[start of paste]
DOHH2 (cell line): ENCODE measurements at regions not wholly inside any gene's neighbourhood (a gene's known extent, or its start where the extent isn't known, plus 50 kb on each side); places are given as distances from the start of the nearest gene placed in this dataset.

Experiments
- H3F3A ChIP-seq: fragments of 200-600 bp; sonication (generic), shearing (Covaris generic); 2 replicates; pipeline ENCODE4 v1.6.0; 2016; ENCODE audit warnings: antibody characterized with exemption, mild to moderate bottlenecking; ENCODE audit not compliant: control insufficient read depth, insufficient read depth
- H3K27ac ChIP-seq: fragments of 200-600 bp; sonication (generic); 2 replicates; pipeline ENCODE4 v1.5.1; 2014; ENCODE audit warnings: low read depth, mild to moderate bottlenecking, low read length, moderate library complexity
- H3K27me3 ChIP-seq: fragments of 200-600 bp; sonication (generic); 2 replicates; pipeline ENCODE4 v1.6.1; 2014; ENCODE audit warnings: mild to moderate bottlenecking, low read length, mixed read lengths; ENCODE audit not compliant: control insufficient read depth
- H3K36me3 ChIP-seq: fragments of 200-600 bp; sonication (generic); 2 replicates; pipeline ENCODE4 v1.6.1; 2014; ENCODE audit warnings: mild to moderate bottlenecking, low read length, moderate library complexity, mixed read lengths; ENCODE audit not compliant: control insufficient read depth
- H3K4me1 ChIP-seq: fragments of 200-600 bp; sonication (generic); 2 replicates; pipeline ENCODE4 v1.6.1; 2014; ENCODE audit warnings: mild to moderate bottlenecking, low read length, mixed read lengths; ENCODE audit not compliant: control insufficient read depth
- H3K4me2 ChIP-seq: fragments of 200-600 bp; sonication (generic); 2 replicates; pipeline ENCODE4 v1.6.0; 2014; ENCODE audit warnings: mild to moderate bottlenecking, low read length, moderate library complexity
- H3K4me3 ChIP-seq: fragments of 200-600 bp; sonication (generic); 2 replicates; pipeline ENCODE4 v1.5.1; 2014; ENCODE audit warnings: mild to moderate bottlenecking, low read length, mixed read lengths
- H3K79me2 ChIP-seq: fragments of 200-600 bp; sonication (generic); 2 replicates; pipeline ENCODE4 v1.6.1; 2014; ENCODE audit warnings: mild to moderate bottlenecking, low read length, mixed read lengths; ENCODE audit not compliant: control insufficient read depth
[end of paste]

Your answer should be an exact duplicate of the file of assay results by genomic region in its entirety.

DOHH2 (cell line): ENCODE measurements at regions not wholly inside any gene's neighbourhood (a gene's known extent, or its start where the extent isn't known, plus 50 kb on each side); places are given as distances from the start of the nearest gene placed in this dataset.

Experiments
- H3F3A ChIP-seq: fragments of 200-600 bp; sonication (generic), shearing (Covaris generic); 2 replicates; pipeline ENCODE4 v1.6.0; 2016; ENCODE audit warnings: antibody characterized with exemption, mild to moderate bottlenecking; ENCODE audit not compliant: control insufficient read depth, insufficient read depth
- H3K27ac ChIP-seq: fragments of 200-600 bp; sonication (generic); 2 replicates; pipeline ENCODE4 v1.5.1; 2014; ENCODE audit warnings: low read depth, mild to moderate bottlenecking, low read length, moderate library complexity
- H3K27me3 ChIP-seq: fragments of 200-600 bp; sonication (generic); 2 replicates; pipeline ENCODE4 v1.6.1; 2014; ENCODE audit warnings: mild to moderate bottlenecking, low read length, mixed read lengths; ENCODE audit not compliant: control insufficient read depth
- H3K36me3 ChIP-seq: fragments of 200-600 bp; sonication (generic); 2 replicates; pipeline ENCODE4 v1.6.1; 2014; ENCODE audit warnings: mild to moderate bottlenecking, low read length, moderate library complexity, mixed read lengths; ENCODE audit not compliant: control insufficient read depth
- H3K4me1 ChIP-seq: fragments of 200-600 bp; sonication (generic); 2 replicates; pipeline ENCODE4 v1.6.1; 2014; ENCODE audit warnings: mild to moderate bottlenecking, low read length, mixed read lengths; ENCODE audit not compliant: control insufficient read depth
- H3K4me2 ChIP-seq: fragments of 200-600 bp; sonication (generic); 2 replicates; pipeline ENCODE4 v1.6.0; 2014; ENCODE audit warnings: mild to moderate bottlenecking, low read length, moderate library complexity
- H3K4me3 ChIP-seq: fragments of 200-600 bp; sonication (generic); 2 replicates; pipeline ENCODE4 v1.5.1; 2014; ENCODE audit warnings: mild to moderate bottlenecking, low read length, mixed read lengths
- H3K79me2 ChIP-seq: fragments of 200-600 bp; sonication (generic); 2 replicates; pipeline ENCODE4 v1.6.1; 2014; ENCODE audit warnings: mild to moderate bottlenecking, low read length, mixed read lengths; ENCODE audit not compliant: control insufficient read depth